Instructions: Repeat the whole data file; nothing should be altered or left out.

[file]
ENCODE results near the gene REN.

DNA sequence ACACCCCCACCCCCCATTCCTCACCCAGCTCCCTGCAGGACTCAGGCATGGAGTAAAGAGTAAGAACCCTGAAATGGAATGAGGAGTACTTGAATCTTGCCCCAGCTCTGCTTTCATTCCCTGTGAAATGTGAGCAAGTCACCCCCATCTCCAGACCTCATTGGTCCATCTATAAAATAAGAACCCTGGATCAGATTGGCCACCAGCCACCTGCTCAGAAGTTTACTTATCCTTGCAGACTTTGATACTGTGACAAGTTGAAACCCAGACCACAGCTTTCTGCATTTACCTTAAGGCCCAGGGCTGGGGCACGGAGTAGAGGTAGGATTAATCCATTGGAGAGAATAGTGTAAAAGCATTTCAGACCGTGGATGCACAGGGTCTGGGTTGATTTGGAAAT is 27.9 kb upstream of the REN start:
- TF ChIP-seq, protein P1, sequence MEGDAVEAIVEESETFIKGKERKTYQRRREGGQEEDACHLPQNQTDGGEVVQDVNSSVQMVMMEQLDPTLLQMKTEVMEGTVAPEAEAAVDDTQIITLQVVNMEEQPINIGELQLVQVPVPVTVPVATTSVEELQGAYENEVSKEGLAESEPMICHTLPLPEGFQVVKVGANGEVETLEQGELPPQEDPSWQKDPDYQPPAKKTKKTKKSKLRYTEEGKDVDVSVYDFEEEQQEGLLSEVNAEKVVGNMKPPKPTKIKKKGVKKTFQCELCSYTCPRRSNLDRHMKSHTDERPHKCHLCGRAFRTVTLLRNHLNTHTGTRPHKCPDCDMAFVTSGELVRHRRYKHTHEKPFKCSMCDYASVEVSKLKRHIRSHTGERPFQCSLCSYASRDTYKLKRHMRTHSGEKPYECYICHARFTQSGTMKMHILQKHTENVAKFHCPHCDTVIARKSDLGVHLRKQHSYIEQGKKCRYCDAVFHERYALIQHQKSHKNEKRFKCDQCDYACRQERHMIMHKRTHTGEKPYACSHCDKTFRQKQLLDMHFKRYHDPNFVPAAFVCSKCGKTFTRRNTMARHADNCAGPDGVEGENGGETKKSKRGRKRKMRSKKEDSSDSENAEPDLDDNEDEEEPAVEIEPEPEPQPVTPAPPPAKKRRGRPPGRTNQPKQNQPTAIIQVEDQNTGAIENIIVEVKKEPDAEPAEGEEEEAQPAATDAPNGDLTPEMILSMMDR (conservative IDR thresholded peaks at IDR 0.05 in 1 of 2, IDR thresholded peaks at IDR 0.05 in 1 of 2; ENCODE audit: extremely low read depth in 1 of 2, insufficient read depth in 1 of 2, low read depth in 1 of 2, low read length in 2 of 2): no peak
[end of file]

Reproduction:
ENCODE results near the gene REN.

DNA sequence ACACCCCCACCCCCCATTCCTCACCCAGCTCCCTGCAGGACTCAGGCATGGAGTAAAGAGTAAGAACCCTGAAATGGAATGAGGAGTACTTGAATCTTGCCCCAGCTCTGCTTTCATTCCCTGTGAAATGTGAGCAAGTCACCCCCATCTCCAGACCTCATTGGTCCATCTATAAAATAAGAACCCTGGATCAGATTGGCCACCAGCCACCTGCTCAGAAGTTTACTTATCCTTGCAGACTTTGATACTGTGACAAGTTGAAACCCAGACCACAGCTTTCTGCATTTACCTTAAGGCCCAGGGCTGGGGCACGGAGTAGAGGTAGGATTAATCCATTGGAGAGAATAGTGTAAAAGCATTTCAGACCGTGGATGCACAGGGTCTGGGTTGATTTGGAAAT is 27.9 kb upstream of the REN start:
- TF ChIP-seq, protein P1, sequence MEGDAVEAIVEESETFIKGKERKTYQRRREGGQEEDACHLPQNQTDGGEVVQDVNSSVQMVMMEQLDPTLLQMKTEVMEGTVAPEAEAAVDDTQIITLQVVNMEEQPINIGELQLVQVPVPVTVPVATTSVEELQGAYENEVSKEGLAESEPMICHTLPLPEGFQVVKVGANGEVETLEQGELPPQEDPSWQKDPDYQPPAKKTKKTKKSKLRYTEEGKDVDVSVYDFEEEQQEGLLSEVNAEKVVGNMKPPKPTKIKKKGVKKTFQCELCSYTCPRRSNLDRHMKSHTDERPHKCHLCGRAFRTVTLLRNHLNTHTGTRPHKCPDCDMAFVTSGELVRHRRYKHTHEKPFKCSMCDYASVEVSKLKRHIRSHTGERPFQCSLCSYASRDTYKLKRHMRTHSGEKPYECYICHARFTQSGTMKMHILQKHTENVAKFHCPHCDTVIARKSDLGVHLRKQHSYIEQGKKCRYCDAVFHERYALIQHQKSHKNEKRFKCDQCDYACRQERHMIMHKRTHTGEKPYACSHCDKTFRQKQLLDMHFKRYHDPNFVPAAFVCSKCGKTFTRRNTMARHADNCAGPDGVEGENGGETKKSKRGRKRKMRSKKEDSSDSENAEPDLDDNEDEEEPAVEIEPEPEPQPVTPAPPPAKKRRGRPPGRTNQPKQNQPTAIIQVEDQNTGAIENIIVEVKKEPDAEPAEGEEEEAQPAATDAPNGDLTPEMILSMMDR (conservative IDR thresholded peaks at IDR 0.05 in 1 of 2, IDR thresholded peaks at IDR 0.05 in 1 of 2; ENCODE audit: extremely low read depth in 1 of 2, insufficient read depth in 1 of 2, low read depth in 1 of 2, low read length in 2 of 2): no peak